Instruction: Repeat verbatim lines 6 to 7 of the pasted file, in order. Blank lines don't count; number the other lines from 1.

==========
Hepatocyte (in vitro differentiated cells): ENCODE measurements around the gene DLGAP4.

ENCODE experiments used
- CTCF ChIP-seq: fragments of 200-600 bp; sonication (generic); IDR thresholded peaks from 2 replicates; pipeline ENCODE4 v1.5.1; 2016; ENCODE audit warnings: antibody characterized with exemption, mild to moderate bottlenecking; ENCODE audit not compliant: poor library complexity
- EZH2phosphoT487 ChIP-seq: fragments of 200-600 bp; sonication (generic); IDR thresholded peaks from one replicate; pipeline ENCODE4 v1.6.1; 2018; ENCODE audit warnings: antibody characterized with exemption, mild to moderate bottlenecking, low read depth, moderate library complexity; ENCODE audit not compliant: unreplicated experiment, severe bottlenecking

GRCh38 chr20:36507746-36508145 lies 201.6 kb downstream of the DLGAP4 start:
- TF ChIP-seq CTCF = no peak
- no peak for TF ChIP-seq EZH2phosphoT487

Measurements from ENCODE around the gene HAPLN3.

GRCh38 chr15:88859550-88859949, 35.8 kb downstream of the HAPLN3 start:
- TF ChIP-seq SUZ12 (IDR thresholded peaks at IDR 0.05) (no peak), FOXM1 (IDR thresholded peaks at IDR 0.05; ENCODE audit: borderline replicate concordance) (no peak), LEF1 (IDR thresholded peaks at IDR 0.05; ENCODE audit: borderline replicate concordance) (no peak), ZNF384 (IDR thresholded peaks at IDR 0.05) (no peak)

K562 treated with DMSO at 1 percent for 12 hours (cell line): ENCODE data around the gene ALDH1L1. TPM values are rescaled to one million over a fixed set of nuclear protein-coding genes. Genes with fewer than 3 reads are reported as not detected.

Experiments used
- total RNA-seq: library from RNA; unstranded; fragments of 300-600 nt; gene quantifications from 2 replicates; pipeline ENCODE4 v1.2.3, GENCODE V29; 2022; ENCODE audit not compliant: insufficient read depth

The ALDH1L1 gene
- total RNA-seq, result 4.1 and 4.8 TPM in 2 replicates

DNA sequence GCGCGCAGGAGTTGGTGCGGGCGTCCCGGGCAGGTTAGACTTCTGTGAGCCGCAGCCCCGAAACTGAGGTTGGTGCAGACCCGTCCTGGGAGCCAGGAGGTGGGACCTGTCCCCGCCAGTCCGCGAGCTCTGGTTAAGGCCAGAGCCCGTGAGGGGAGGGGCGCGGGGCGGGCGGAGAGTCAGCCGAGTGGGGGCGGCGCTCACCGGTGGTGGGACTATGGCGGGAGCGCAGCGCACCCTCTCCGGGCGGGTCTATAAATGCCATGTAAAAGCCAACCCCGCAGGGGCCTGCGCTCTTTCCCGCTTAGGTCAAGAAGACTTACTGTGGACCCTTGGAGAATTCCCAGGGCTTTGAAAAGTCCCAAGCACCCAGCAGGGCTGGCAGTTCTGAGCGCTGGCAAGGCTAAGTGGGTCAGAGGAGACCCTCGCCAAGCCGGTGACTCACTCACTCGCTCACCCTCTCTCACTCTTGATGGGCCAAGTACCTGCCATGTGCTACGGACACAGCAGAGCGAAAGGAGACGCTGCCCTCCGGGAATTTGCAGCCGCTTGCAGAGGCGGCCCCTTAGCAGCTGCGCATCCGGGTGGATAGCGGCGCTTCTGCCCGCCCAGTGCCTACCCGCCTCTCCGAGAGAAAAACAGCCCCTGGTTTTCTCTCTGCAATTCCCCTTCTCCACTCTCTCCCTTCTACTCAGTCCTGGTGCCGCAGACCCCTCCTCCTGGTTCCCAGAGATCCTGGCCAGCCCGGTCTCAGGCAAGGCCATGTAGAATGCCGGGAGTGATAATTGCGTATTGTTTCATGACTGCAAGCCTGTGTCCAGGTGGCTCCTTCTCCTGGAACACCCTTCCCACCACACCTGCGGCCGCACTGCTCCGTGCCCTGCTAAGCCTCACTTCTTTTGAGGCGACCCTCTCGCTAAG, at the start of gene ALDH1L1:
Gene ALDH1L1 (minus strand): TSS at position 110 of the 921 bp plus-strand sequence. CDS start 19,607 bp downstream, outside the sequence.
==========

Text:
- TF ChIP-seq CTCF = no peak
- no peak for TF ChIP-seq EZH2phosphoT487